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Funtastic wrote:
Lol, but brand new is unopened and sealed in the original packaging, it also means unused/not turned on.

“As new” maybe

Then by your own definition, all the inventory you open, inspect, and test from your store don’t meet that criteria. Is it sold “as new?” The factory seals have been broken, and they’ve been handled and used after they’ve left the factory.

skinny_tie wrote:
Is this a cultural thing in the US? I often see comments online to the effect of ‘I’ll buy both and return the one I don’t like’ but I don’t think I could bring myself to do that even it was an option.

In Australia you have the right to a replacement, repair, or refund (generally at the discretion of the retailer) if the item is defective. Many retailers also allow you to return items for change of mind, but I think it’s often only for exchange or store credit. I think large, high-volume retailers tend to have more generous policies. Despite this, I think most people I know generally only return things occasionally – mostly items of clothing that don’t fit or gifts that don’t suit (e.g. a book that the recipient already has).

I’m not saying there’s anything wrong with taking advantage of generous return policies – I just think it’s an interesting cultural difference.

It’s not culture. It’s how business is conducted, and part of the cost of doing business, like shrinkage.

In most places, return policies are not actually compulsory by regulation, they’ve offered due to competition. Retailers don’t have to accept returns, or have liberal policies, and “all sales final” is perfectly legal under most conditions that don’t involve defects, or other circumstances. Competitive pressure is what motivates retailers to offer them.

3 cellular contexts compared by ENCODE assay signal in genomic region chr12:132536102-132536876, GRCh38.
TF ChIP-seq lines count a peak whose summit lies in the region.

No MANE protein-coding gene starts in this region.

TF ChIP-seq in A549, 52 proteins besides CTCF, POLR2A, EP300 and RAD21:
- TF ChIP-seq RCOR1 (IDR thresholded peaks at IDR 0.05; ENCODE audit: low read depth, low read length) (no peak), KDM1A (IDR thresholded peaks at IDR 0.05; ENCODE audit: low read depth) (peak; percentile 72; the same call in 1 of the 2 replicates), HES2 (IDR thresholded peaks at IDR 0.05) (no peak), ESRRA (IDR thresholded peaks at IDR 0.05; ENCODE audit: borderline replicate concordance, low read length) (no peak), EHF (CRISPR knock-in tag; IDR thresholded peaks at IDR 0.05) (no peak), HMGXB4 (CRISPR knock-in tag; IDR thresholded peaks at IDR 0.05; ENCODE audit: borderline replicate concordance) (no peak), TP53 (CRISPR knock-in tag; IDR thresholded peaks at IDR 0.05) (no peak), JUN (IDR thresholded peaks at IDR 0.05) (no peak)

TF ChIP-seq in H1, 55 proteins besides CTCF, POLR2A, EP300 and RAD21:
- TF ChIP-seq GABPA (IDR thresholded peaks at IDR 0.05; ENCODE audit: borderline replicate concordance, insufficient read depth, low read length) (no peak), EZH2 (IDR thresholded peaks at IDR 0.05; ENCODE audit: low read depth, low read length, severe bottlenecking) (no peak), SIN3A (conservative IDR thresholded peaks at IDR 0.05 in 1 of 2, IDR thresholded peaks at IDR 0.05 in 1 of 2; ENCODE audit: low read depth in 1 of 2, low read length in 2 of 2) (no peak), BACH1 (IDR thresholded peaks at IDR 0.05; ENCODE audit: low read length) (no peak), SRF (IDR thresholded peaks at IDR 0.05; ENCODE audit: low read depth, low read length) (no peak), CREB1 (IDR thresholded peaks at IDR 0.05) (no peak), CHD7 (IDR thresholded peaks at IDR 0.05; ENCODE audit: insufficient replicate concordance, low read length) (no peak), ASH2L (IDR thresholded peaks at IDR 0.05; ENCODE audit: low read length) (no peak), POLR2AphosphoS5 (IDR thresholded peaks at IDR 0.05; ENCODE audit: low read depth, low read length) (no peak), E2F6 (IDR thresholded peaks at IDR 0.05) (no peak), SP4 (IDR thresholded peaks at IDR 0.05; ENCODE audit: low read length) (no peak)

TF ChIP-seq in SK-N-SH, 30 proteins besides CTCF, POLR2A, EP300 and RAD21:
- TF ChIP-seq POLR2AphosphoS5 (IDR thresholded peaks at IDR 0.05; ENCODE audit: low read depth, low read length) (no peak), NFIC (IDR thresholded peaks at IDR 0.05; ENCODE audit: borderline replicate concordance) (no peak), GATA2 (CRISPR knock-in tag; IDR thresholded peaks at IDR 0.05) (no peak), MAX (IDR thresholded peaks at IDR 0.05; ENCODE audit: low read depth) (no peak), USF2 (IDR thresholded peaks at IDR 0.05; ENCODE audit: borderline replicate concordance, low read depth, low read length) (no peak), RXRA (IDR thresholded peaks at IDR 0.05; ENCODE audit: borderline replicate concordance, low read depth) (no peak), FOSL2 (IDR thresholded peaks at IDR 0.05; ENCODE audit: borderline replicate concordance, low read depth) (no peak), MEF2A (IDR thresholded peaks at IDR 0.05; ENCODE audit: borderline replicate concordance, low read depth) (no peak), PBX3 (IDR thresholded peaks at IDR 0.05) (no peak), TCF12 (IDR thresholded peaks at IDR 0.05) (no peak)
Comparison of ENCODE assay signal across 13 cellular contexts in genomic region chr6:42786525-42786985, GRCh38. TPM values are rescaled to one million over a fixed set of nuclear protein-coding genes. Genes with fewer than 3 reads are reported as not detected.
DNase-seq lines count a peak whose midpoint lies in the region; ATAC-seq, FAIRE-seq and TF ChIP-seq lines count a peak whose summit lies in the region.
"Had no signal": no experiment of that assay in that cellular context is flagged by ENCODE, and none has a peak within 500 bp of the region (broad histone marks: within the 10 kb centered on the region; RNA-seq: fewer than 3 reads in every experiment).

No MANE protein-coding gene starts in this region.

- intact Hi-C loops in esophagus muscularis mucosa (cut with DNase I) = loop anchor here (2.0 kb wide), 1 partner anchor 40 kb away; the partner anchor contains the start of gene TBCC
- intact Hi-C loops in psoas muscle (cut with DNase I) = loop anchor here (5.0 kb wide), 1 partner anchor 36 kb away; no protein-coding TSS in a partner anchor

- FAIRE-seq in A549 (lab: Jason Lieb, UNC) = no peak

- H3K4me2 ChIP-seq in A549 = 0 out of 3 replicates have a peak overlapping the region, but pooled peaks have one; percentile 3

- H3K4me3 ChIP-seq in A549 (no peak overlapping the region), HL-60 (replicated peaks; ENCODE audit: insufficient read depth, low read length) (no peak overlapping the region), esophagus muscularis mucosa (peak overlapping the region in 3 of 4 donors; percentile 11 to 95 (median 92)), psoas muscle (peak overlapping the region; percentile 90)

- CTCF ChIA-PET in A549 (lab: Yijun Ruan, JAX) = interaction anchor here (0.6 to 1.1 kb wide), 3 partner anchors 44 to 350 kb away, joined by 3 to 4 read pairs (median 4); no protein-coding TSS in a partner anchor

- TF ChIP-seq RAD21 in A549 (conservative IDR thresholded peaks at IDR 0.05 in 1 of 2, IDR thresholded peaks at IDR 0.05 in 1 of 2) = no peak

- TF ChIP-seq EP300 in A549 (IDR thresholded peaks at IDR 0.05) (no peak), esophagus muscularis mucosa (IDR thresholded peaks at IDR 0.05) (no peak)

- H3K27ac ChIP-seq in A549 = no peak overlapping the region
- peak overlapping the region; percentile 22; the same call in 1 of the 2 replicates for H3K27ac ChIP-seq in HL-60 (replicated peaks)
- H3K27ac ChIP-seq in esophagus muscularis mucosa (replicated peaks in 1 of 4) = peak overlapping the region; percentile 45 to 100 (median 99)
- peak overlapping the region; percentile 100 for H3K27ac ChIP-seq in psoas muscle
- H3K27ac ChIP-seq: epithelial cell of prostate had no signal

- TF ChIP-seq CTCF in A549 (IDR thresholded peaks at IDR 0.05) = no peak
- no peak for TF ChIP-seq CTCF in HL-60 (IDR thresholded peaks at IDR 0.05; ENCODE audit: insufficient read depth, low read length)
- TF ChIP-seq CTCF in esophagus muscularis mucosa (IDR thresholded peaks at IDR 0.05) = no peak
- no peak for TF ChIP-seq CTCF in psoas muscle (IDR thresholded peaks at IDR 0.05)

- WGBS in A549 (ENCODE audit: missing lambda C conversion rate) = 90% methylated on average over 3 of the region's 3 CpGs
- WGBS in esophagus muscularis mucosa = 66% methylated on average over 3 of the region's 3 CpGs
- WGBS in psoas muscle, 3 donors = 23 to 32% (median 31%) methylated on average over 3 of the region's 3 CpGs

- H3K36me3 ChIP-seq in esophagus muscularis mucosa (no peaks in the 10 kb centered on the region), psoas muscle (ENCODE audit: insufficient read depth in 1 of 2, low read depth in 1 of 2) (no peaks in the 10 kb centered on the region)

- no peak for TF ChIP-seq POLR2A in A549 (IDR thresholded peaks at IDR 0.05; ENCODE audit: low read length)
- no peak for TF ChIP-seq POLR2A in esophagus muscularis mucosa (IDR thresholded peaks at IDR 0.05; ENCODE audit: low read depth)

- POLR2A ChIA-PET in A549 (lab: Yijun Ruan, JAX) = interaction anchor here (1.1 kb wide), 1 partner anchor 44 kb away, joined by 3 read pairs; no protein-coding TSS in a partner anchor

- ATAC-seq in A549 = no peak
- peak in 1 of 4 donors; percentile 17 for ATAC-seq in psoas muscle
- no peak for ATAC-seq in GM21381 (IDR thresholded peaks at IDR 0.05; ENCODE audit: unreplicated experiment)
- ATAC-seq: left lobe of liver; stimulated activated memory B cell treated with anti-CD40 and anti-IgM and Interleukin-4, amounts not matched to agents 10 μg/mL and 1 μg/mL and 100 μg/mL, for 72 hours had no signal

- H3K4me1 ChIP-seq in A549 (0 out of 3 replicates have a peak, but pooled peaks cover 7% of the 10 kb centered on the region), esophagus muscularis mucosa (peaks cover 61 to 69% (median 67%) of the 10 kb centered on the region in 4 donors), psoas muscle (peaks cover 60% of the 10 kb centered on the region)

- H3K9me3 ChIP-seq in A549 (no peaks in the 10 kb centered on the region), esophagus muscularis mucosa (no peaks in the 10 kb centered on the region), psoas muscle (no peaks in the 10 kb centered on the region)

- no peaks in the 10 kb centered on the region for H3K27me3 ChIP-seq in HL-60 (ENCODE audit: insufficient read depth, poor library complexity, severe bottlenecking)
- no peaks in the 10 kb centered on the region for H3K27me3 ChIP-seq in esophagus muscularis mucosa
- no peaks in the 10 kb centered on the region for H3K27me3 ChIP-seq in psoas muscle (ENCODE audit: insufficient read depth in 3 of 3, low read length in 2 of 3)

Like all policies, they can be abused, and retailers take measures to discourage that, including tracking returns, and reserving the right to refuse them from abusive customers. But, most customers are honest. Retailers are less concerned about petty offenses, and more so about systemic, organized fraudulent activity, including from their own employees.

As for the OP’s question — lights likely won’t do jack. I’ve come across raccoons that didn’t flinch when hit with 3000+ Turbo lumens at close range, and only flinched at a strobe, before sauntering away on their own.

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TheIntruder wrote:
Funtastic wrote:
Lol, but brand new is unopened and sealed in the original packaging, it also means unused/not turned on.

“As new” maybe

Then by your own definition, all the inventory you open, inspect, and test from your store don’t meet that criteria. Is it sold “as new?” The factory seals have been broken, and they’ve been handled and used after they’ve left the factory.

Yes, but as an authorized repair agent I’ve been given express permission from the brands to carry this out, so I’m considered just another factory worker who has better QC than most.

Texas Ace Lumen Tube calibrated with maukka lights

New Zealand store – https://www.piercingthedarkness.co.nz (NZ customers only)

YouTube channel – https://www.youtube.com/channel/UCIUWi2vYp4CWrRkOJM70t_w/videos (Demos for my customers, and reviews)

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Funtastic wrote:
TheIntruder wrote:
Funtastic wrote:
Lol, but brand new is unopened and sealed in the original packaging, it also means unused/not turned on.

“As new” maybe

Then by your own definition, all the inventory you open, inspect, and test from your store don’t meet that criteria. Is it sold “as new?” The factory seals have been broken, and they’ve been handled and used after they’ve left the factory.

Yes, but as an authorized repair agent I’ve been given express permission from the brands to carry this out, so I’m considered just another factory worker who has better QC than most.

And yet, that still doesn’t not meet the definition of factory-sealed. There are categories of products where dealers and agents do in normal course perform configuration and final assembly and testing in their facilities, but they are few and far between, if not non-existent, for packaged consumer goods, flashlights included.